Petani Restaurant on Facebook.
Other unmissable Ubud Dining Choices & Dishes
As we mentioned, duck is a must try. But crispy duck is not the only option.
Rather than being crispy, Bebek Betutu is cooked either by steaming or smoking with Indonesian spices.
We saw many restaurants offering this dish only if booked with 24 hours notice. You would then order the whole, slow cooked duck. Admittedly, this may be the best way to eat this dish. But, if you are not that organised – like us apparently – then a few places offer the faster cooked version.
At Cafe Bunute, the duck is served steamed, spiced and soft. Melt in the mouth soft. The meat is just waiting to escape it’s boney prison the second your fork touches it.
The Betutu paste used to season the duck includes spices like lemongrass, garlic, black pepper, coriander seeds, ginger, kaffir lime, chilli and turmeric. Loved it!
Cafe Bunute & Secret Lounge
And For Dessert…
We don’t go too crazy for dessert. Normally we eat so much main course we can never make it to the sweet stuff. However, we thought it would be wrong to visit Bali and not try some local favourite desserts.
Once again, we were at Cafe Bunute. For the first time we tried the bubur Injin – which is black rice sweetened with rich, dark palm sugar and then topped with coconut milk. But Cafe Bunute went one step further, serving with coconut ice-cream and sliced banana.
Wow! Sweet, but not overpowering. Moorish coconut ice-cream melting and blending with starchy, sticky rice. It was worth the calories.
After trying this the first time, we made an effort to get it again elsewhere in Bali… Just not the same. Cafe Bunute was a real winner.
There is more to Indonesian food than the few dishes I’ve referenced in this article. For our big list of must-try Balinese and Lombok cuisine, click here.
Check out Our Top Ubud Picks HERE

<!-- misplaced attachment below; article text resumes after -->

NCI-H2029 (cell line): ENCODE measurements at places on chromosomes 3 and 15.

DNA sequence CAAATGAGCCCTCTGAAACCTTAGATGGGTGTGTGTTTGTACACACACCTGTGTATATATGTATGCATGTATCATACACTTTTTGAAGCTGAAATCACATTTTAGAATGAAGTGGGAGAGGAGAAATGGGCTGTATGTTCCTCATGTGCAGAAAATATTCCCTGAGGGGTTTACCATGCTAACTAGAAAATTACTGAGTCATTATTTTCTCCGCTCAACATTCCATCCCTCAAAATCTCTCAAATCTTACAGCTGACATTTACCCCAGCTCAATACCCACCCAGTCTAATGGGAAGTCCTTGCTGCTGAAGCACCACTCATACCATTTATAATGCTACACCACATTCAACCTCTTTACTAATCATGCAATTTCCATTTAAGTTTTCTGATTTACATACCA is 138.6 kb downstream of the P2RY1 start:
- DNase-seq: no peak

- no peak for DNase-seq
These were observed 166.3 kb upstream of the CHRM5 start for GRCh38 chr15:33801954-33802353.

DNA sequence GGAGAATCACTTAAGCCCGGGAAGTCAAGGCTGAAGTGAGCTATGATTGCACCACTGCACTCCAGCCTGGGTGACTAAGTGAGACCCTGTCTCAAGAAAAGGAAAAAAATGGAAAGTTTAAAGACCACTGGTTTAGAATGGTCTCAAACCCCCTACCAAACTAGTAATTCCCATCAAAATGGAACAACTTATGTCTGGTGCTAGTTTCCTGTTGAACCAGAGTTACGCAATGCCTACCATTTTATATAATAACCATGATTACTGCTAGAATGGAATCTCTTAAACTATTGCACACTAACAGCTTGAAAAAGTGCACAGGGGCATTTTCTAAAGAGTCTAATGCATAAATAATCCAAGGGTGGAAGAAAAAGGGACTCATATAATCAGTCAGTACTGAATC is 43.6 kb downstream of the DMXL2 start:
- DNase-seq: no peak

Other recommended Restaurants
Ready for Indonesian Degustation?
If you want a luxury dining experience that completely re-invents classic Indonesian dishes, we ate at Cascades.
Dishes like Gado-Gado and Beef Rendang have been interpreted for an extensive degustation menu with wine pairings.
You can read our full review of Cascades HERE
Melting Wok Restaurant
We can’t give a personal recommendation of Melting Wok, because we did not eat there… Why? You have to book 24 hours in advance as they are always full! The concept seems to be an ever-changing specials menu with just a couple of dishes every night, plus some standards available every night – always fantastic food and exceptional reviews.
If you are in Ubud, give it a try and let us know in the comments below if you enjoyed it.
I mentioned at the start of this article that the rice terraces inside the city limits of Ubud have rapidly been disappearing. But some hotels, such as Alaya Resort, have bought enough land around their location in order to maintain a feeling of what Ubud once was. They are keeping those areas preserved as rice terraces, rather than building on them.
If you want to feel that old vibe, how it once was, Alaya is an ideal accommodation option. Plus, you get that perfect touch of luxury for your vacation too!
The bedrooms come in a modern meets traditional style. The Beautiful silhouette design on the wall, and an open shower room (bathtub rooms also available.) You can pull curtains around the shower area for privacy.
For the inclusive breakfast you get the bakery tray, as well as fruit, as standard. Then you can select your “main course” from continental, to American to healthy eating options.
To book this hotel or for more information CLICK HERE